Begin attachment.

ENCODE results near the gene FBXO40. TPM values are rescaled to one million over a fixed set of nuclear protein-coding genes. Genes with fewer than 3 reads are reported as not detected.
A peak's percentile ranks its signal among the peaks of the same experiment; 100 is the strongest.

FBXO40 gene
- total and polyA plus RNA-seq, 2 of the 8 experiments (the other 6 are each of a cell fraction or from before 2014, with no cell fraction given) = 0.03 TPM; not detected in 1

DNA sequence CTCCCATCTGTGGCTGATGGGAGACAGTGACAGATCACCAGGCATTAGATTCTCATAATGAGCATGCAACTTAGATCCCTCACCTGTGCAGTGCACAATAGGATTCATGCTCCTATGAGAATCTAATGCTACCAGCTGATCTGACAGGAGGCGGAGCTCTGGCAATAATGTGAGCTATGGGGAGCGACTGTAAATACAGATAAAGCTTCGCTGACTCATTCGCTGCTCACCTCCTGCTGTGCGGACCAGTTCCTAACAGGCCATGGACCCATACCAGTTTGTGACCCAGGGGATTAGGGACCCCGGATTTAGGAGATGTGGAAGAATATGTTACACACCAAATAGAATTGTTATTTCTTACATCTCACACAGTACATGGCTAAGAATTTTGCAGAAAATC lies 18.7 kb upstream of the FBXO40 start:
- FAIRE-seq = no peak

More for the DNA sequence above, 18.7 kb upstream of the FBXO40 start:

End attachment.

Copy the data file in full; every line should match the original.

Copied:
ENCODE results near the gene FBXO40. TPM values are rescaled to one million over a fixed set of nuclear protein-coding genes. Genes with fewer than 3 reads are reported as not detected.
A peak's percentile ranks its signal among the peaks of the same experiment; 100 is the strongest.

FBXO40 gene
- total and polyA plus RNA-seq, 2 of the 8 experiments (the other 6 are each of a cell fraction or from before 2014, with no cell fraction given) = 0.03 TPM; not detected in 1

DNA sequence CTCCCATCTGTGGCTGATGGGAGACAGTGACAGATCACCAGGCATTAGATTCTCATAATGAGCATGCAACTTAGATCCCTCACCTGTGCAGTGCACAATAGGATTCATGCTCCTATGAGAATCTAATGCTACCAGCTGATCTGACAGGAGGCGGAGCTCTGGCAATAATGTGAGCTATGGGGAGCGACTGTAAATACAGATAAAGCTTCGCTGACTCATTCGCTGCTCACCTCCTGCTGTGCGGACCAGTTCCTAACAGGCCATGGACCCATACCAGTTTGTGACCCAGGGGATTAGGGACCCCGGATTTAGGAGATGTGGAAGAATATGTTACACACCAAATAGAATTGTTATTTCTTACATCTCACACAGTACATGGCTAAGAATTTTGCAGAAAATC lies 18.7 kb upstream of the FBXO40 start:
- FAIRE-seq = no peak

More for the DNA sequence above, 18.7 kb upstream of the FBXO40 start: